French scientific agency selects Pierre Deymier for prestigious fellow-ambassador role

April 11, 2024
Pierre Deymier, a professor in the University of Arizona College of Engineering

As a CNRS fellow-ambassador, Pierre Deymier expects to make "bigger and faster progress," which will advance his University of Arizona research and also give him a chance to give back to his home country of France.

Pierre Deymier, a professor in the University of Arizona College of Engineering, is among eight of the world's top scientists to be named to France's National Centre for Scientific Research second class of fellow-ambassadors.

France's national agency for scientific research, known as CNRS, began the fellow-ambassadors program in 2023 to enrich its country's research efforts and international profile. The agency announced the class in March.

Through the program, which is rooted in the academic tradition of eminent visiting professors, the agency invites a few celebrated minds to commit to spending at least one month per year for three years in French laboratories.

The first class of 10 CNRS fellow-ambassadors included Saul Perlmutter, who won the 2011 Nobel Prize in Physics for his discovery that the expansion of the Universe is accelerating. Deymier's class includes Ardem Patapoutian, another Nobel Prize awardee, and Nicola Spaldin, a professor at ETH Zurich who won the L'Oréal-UNESCO Women in Science International Award in recognition of her materials science work. 

More than a fellowship

The "ambassador" part of Deymier's new title is important to him.

"It's not just a fellowship," said Deymier, a materials science and engineering professor who is also a member of the BIO5 Institute and on the faculty for the Applied Mathematics Graduate Interdisciplinary Program. "It means serving as a bridge between the science research in the U.S. and that of our French counterparts. It's trying to bridge French and American research to make bigger and faster progress."

Deymier, who is a native of France, has been collaborating with colleagues there for decades and will now have more resources to expand on that work. The CNRS has a budget of about $4.3 billion, operates 1,100 research labs, and employs 33,000 people.

In addition to helping him develop new research activities, the fellowship will strengthen Deymier's ties to scientists at the University of Lille and the CNRS' Institute of Electronics, Microelectronics and Nanotechnology. They're working with topological acoustics – methods of exploiting the properties of sound in new ways that could vastly improve technologies. Topological acoustics holds the promise to make computers faster, extend the life of cellphone batteries, improve medical testing and reveal thawing of permafrost, to name a few examples.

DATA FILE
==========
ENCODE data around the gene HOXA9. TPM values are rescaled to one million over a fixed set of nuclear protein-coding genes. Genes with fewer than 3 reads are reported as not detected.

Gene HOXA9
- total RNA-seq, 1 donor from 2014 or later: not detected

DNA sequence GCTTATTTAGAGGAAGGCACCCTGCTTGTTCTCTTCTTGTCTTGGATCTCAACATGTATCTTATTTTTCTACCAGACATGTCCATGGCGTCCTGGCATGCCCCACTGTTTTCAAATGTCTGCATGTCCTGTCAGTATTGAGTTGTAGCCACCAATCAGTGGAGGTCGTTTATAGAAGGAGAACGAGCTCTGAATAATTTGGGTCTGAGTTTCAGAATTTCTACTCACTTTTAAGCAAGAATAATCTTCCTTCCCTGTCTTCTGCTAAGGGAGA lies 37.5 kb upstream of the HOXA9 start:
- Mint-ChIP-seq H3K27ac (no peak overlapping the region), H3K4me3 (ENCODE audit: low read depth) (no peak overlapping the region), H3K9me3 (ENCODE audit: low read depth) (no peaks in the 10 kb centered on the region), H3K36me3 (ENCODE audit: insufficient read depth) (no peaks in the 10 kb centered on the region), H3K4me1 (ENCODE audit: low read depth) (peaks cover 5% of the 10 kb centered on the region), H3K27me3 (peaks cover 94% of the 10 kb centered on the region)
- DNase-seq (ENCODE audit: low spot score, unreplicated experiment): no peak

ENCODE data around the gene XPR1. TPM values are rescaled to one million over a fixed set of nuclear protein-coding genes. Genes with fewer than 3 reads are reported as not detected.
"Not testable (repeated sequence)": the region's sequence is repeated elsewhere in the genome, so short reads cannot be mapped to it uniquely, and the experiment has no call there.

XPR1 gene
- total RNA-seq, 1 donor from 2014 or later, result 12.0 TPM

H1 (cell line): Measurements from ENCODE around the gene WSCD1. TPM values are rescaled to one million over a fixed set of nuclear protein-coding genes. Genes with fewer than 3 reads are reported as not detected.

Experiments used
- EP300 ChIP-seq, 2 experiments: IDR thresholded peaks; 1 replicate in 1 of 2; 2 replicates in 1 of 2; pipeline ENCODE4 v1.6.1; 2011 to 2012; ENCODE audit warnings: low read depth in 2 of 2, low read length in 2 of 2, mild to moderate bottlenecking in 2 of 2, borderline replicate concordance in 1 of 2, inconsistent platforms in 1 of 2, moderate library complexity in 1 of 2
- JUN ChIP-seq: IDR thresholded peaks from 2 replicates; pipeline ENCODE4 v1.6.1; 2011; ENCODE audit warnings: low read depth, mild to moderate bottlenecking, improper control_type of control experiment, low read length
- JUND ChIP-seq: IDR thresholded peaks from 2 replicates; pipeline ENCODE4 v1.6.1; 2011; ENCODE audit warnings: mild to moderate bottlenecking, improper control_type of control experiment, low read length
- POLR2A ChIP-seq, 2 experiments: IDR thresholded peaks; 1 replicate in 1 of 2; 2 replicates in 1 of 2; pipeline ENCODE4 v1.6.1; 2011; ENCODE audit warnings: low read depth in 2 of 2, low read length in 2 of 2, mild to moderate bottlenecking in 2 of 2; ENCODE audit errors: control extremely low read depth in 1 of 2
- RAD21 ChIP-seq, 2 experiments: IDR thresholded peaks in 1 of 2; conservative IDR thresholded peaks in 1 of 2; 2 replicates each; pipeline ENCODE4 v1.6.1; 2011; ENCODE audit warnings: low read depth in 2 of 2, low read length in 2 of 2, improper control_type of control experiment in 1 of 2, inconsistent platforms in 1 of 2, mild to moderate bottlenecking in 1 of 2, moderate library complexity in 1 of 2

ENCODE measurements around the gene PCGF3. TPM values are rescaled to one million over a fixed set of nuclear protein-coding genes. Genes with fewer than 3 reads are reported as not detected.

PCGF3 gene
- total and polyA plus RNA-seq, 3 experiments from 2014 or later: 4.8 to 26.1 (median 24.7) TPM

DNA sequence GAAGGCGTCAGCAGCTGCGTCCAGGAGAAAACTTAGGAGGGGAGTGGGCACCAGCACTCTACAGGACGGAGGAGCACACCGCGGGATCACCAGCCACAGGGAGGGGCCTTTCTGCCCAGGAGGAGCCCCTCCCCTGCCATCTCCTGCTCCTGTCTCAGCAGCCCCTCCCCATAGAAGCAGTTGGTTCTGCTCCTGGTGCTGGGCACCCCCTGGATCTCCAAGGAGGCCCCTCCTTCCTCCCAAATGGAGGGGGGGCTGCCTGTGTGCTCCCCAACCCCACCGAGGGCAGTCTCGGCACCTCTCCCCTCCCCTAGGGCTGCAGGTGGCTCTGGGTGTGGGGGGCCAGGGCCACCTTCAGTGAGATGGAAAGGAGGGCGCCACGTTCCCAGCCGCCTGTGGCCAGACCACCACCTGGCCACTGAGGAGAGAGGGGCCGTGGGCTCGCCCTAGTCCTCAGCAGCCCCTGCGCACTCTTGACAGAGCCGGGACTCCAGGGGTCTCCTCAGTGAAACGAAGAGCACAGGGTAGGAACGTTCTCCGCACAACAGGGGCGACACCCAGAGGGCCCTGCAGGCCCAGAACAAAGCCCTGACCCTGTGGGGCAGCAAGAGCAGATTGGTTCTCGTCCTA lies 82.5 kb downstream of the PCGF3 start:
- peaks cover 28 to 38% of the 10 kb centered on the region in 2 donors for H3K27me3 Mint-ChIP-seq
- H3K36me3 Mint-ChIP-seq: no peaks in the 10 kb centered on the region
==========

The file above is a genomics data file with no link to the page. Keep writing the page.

"Many French laboratories are doing really cutting-edge research in this field," he said. "The collaborations are going to be very useful, not only to the French laboratories, but also to the New Frontiers of Sound Science and Technology Center and the research that we're doing at the University of Arizona."

Deymier leads the center, which was established in 2023 with a $30 million award from the National Science Foundation. New Frontiers of Sound unites researchers from several universities working with topological acoustics.

"As the New Frontiers of Sound Center director, Pierre fosters collaborations with leading scientists and thought leaders around the world," said Sammy Tin, head of the Department of Materials Science and Engineering and the Patrick R. Taylor Endowed Department Leadership Chair. "Being elected as a CNRS fellow-ambassador enables him to do precisely that, as he will conduct pioneering research related to acoustic metamaterials with scientists from CNRS labs."

39 years of UArizona contributions

Though he typically shies away from major recognition, Deymier said this fellowship is different.

"I'm proud of this, because it shows the international standing of the research and the work that I've been doing here at the University of Arizona, that this research has international impact," Deymier said.

In addition to his work with topological acoustics, Deymier is recognized for contributions in fields including materials theory, acoustic metamaterials, biomaterials and thermodynamics. In 2023, he was awarded the International Phononics Society's Bloch Prize for "outstanding and sustained contributions in the field of phononics." Phononics is a branch of physics concerning phonons, a type of quasi-particle that carries sound and heat.

Deymier joined the university faculty in 1985 and is the author of 228 refereed publications and the editor, author or co-author of three books and six book chapters. He served as the director for the School of Sustainable Engineered Systems at the UA from 2009 to 2017 and as the head of the materials science and engineering department from 2011 to 2021. He holds 12 patents and patent applications.

"I cannot think of a person more deserving of this recognition than Pierre, and I look forward to working with him for many years to come," Tin said.

This story was originally published on April 11, 2024 at